By Ira Iosebashvili
A dire growth outlook has investors fleeing the South African rand a day ahead of a review from ratings firm Moody's Investors Service.
The rand is down around 3% in the past two days after the government slashed forecasts for growth and ramped up government debt projections.
The country is gearing up to spend an extra $4.63 billion by 2022 to save its troubled power utility, Eskom.
Moody's, the last of the credit-rating firms to maintain an investment-grade rating on the country's debt, is set to release a review of South Africa's credit rating Friday.
A downgrade to junk status -- or signs that the ratings firm is gearing up to do so in coming months -- could force some indexes and mutual funds to exclude the country's sovereign debt, pushing some investors to sell its bonds.
Some benchmarks, like the World Government Bond Index, don't hold bonds that are rated below investment grade.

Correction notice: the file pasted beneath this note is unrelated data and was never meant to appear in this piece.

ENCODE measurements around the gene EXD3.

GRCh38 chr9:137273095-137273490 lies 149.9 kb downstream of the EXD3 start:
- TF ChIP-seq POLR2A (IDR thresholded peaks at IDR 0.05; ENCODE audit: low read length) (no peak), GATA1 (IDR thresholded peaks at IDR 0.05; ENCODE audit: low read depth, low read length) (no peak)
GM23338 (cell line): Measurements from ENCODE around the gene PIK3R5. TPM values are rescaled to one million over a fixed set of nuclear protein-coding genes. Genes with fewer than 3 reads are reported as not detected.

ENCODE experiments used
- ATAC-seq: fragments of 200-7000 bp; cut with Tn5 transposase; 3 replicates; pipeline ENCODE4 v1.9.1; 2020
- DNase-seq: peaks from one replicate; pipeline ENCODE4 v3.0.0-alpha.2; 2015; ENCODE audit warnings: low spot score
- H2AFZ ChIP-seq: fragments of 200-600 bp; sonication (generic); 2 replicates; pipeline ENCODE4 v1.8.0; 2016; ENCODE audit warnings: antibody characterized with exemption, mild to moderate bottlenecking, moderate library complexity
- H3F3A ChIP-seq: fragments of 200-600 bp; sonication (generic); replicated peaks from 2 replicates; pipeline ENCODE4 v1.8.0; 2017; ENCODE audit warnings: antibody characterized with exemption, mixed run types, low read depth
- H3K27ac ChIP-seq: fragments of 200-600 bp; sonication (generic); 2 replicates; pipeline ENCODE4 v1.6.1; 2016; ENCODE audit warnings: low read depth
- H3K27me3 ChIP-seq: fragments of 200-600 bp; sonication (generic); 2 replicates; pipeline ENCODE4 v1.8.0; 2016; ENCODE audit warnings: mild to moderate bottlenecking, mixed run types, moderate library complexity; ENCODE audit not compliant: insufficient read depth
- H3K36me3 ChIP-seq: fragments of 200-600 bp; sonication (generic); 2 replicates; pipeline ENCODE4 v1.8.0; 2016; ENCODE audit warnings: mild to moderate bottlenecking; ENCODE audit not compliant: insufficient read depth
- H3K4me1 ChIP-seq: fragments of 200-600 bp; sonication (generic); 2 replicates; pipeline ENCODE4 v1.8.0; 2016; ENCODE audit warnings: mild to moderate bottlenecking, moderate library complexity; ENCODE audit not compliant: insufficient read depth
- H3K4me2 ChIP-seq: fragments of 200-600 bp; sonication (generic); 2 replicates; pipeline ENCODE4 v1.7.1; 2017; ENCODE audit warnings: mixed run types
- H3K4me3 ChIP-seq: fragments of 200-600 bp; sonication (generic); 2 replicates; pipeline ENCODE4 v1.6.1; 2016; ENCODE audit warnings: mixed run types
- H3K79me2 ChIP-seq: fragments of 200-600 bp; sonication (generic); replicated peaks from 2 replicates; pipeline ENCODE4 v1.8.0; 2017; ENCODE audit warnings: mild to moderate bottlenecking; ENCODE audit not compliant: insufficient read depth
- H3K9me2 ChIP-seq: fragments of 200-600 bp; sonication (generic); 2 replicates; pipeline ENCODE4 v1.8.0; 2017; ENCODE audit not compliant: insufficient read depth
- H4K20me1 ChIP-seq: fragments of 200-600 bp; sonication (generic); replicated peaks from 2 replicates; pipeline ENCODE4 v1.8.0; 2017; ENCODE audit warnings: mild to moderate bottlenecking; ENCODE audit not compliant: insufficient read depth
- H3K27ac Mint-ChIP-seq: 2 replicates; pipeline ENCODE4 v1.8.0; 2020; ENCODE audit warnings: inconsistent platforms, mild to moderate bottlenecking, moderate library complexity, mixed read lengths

A downgrade may not come immediately. Some analysts expect Moody's to shift its outlook for the country's debt to "negative," a move that could set the stage for a downgrade next year.
"We think they will be eventually downgraded and it should come in fairly short order," said Jim Barrineau, co-head of emerging-market debt at Schroders.
Overall, worries over obstacles to a trade agreement between China and the U.S. weighed on the dollar and boosted haven currencies like the Japanese yen.
The WSJ Dollar Index, which measures the U.S. currency against a basket of 16 others, fell 0.2% to 90.39 late Thursday. The dollar was down 0.8% against the yen. The yield on the 10-year Treasury note, which falls as prices rise, fell to 1.694% from 1.801% Wednesday.
Write to Ira Iosebashvili at firstname.lastname@example.org